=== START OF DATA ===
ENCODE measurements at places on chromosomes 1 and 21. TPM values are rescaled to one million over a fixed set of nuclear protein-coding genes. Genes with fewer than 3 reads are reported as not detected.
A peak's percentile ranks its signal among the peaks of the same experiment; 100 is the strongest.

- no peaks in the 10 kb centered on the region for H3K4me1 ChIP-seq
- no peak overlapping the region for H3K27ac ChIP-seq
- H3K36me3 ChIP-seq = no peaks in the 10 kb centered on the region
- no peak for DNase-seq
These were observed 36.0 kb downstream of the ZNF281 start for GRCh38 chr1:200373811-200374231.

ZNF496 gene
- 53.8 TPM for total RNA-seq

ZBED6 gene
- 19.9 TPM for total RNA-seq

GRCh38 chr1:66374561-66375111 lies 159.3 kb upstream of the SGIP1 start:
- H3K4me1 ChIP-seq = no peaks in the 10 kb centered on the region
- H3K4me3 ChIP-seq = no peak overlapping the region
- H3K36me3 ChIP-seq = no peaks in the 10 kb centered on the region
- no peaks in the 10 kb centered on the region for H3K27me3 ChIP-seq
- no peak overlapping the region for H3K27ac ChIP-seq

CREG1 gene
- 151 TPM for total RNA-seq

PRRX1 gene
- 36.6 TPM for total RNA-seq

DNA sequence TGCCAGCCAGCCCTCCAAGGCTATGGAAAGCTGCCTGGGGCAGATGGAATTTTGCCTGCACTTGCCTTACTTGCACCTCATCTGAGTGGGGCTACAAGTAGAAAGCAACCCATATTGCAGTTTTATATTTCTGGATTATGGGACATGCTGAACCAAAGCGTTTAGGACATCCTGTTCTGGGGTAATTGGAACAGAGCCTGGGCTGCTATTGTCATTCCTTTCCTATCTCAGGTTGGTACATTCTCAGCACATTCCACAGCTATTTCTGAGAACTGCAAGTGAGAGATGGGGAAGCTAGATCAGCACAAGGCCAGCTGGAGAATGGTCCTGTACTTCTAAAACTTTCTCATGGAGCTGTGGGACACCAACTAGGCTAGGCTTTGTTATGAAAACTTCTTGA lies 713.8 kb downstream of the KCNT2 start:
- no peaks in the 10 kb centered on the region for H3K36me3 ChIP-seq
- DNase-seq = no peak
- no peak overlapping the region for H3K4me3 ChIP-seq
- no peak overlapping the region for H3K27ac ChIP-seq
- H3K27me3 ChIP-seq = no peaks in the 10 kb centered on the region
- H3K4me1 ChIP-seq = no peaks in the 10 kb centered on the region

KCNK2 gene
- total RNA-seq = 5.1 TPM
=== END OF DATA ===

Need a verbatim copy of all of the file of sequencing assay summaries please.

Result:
ENCODE measurements at places on chromosomes 1 and 21. TPM values are rescaled to one million over a fixed set of nuclear protein-coding genes. Genes with fewer than 3 reads are reported as not detected.
A peak's percentile ranks its signal among the peaks of the same experiment; 100 is the strongest.

- no peaks in the 10 kb centered on the region for H3K4me1 ChIP-seq
- no peak overlapping the region for H3K27ac ChIP-seq
- H3K36me3 ChIP-seq = no peaks in the 10 kb centered on the region
- no peak for DNase-seq
These were observed 36.0 kb downstream of the ZNF281 start for GRCh38 chr1:200373811-200374231.

ZNF496 gene
- 53.8 TPM for total RNA-seq

ZBED6 gene
- 19.9 TPM for total RNA-seq

GRCh38 chr1:66374561-66375111 lies 159.3 kb upstream of the SGIP1 start:
- H3K4me1 ChIP-seq = no peaks in the 10 kb centered on the region
- H3K4me3 ChIP-seq = no peak overlapping the region
- H3K36me3 ChIP-seq = no peaks in the 10 kb centered on the region
- no peaks in the 10 kb centered on the region for H3K27me3 ChIP-seq
- no peak overlapping the region for H3K27ac ChIP-seq

CREG1 gene
- 151 TPM for total RNA-seq

PRRX1 gene
- 36.6 TPM for total RNA-seq

DNA sequence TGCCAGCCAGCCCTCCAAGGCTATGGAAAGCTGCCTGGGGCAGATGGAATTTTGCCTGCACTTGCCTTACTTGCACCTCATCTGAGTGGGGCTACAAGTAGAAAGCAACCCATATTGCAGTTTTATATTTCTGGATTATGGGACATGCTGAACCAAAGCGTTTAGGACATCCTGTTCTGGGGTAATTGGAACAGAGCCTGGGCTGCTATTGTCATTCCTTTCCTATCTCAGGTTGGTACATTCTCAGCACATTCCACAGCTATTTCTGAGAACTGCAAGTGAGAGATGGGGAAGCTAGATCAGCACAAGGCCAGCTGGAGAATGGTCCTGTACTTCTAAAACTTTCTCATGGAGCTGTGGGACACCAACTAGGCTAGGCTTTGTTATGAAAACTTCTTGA lies 713.8 kb downstream of the KCNT2 start:
- no peaks in the 10 kb centered on the region for H3K36me3 ChIP-seq
- DNase-seq = no peak
- no peak overlapping the region for H3K4me3 ChIP-seq
- no peak overlapping the region for H3K27ac ChIP-seq
- H3K27me3 ChIP-seq = no peaks in the 10 kb centered on the region
- H3K4me1 ChIP-seq = no peaks in the 10 kb centered on the region

KCNK2 gene
- total RNA-seq = 5.1 TPM